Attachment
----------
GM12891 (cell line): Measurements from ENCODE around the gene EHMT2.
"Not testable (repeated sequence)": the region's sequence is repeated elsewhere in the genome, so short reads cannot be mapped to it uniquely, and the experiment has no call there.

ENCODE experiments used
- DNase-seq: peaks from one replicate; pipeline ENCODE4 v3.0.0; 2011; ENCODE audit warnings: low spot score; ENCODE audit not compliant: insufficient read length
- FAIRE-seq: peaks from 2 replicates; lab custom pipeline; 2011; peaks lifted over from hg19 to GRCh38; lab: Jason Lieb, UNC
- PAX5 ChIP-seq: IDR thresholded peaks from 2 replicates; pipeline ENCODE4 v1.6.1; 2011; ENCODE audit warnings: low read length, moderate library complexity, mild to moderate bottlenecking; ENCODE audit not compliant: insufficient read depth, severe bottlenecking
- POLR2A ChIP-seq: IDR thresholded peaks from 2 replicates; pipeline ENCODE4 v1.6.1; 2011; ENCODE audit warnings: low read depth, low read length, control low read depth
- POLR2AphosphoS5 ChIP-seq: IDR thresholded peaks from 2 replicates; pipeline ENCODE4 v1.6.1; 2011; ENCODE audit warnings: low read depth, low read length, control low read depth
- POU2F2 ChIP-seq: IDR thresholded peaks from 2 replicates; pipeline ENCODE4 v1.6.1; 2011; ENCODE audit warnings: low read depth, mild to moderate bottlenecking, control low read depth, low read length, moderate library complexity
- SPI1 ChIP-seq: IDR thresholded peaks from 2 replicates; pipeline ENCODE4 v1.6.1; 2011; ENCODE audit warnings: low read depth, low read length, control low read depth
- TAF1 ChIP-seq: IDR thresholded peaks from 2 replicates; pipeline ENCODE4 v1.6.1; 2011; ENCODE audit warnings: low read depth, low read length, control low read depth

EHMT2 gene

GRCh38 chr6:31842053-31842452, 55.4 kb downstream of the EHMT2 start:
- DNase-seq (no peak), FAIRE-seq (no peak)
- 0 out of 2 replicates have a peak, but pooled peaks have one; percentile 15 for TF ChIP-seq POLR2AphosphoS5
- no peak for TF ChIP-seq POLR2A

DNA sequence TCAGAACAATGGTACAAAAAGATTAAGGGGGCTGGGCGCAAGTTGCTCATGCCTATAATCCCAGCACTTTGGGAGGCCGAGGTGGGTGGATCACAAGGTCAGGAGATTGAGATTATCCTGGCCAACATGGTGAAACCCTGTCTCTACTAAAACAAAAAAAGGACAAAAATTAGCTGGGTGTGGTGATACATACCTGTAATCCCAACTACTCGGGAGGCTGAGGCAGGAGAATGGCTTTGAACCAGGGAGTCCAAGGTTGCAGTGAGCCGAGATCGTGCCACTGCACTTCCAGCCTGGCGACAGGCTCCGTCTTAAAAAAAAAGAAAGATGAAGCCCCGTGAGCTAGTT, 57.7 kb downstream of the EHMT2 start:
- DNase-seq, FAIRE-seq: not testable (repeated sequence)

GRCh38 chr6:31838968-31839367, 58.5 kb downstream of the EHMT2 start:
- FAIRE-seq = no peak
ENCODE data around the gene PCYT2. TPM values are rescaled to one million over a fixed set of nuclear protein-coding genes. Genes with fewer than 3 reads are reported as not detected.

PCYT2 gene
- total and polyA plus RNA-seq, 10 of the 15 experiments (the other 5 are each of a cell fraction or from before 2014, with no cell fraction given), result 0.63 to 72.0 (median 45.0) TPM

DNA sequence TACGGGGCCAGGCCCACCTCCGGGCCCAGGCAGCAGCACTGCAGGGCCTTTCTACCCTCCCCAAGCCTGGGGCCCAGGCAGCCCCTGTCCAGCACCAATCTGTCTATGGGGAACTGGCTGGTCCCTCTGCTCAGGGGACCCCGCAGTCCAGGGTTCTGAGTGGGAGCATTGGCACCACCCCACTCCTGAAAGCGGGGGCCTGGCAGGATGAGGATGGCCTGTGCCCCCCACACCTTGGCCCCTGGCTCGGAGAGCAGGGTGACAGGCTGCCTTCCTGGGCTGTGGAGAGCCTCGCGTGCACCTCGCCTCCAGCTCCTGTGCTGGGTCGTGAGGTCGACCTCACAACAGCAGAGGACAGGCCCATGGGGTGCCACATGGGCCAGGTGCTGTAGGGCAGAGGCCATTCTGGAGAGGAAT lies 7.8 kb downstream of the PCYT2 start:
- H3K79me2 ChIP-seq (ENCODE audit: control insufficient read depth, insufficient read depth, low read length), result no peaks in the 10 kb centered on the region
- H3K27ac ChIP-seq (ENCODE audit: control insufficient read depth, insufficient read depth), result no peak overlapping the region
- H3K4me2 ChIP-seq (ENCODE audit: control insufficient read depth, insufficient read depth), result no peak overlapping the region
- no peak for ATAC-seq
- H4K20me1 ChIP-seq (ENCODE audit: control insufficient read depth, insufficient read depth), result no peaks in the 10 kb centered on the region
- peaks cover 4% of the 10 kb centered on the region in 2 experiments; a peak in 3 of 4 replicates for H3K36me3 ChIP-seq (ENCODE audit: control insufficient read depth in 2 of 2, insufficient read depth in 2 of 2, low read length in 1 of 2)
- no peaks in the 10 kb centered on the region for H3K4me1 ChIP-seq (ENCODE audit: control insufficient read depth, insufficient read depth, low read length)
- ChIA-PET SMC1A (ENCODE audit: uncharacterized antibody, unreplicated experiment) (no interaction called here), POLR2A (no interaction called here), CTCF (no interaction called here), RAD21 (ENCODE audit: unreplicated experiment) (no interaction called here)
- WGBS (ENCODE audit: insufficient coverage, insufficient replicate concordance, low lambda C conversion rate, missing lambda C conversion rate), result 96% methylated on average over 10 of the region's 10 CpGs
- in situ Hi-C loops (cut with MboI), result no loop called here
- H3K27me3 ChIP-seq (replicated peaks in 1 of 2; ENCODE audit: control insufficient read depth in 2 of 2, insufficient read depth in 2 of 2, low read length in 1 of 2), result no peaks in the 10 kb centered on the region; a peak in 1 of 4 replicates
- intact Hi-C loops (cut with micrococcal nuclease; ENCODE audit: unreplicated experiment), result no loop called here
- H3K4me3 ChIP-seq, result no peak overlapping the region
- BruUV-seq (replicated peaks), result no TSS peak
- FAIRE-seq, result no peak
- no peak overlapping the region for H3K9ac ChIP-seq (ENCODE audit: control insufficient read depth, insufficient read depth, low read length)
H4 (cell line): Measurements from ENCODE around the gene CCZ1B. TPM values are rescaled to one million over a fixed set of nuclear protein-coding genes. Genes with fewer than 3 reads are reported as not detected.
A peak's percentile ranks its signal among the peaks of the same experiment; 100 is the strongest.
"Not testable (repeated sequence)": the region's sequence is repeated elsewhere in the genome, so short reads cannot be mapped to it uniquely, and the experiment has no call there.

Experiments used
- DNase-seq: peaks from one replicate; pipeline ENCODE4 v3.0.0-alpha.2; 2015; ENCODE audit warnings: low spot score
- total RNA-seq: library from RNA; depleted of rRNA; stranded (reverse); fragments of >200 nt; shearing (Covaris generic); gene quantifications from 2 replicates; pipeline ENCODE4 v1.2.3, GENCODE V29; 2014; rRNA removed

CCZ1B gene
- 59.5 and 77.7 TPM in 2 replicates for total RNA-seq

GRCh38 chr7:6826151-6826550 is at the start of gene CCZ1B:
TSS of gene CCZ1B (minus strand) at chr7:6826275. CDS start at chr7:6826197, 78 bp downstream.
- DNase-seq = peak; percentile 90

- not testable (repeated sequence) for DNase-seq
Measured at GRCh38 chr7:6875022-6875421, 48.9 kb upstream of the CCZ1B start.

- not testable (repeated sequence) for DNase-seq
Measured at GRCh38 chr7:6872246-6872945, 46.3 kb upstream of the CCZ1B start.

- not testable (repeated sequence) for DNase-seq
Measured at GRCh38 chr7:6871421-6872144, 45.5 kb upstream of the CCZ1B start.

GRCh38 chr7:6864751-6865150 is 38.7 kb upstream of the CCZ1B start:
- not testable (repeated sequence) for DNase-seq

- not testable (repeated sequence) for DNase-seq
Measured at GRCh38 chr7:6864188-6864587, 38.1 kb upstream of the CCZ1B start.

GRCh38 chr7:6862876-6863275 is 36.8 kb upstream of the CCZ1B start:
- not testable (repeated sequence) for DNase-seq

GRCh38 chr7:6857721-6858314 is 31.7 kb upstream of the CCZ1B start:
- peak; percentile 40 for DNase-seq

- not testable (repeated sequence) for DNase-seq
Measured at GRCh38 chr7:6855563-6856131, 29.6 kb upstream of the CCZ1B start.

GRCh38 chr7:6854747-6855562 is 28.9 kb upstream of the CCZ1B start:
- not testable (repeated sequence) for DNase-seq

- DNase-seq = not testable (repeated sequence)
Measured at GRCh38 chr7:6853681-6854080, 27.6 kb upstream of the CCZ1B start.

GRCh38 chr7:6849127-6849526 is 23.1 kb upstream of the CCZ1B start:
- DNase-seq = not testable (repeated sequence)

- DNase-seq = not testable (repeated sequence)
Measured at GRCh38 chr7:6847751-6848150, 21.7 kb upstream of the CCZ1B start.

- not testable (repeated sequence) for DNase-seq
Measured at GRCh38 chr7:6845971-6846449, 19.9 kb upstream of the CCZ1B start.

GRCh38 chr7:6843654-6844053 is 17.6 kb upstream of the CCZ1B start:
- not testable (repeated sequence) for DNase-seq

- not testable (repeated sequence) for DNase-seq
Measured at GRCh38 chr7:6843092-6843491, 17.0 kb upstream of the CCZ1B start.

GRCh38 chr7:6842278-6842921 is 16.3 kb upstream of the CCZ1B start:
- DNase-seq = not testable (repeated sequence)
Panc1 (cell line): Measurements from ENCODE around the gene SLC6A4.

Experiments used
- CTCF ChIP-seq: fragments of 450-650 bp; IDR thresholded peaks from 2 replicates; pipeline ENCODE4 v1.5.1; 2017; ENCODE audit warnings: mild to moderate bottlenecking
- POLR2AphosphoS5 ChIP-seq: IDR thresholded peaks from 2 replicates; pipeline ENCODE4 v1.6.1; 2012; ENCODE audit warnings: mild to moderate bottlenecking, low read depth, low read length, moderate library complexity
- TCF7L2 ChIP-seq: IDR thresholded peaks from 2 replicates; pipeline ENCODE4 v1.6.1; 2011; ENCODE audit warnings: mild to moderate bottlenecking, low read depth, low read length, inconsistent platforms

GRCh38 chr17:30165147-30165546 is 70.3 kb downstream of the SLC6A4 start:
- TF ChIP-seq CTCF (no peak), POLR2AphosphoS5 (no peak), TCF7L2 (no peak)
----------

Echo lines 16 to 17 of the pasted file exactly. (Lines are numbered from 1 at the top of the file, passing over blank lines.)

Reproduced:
- no peak for TF ChIP-seq POLR2A

DNA sequence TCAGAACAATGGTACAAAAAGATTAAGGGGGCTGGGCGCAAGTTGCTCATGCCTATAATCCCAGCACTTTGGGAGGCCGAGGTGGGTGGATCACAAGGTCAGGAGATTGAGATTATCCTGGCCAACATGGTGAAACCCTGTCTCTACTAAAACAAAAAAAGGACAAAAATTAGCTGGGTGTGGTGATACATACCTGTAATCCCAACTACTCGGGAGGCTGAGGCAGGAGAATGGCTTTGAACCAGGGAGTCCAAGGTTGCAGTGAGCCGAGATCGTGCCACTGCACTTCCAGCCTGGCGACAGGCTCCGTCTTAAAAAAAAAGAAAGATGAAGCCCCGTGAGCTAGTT, 57.7 kb downstream of the EHMT2 start: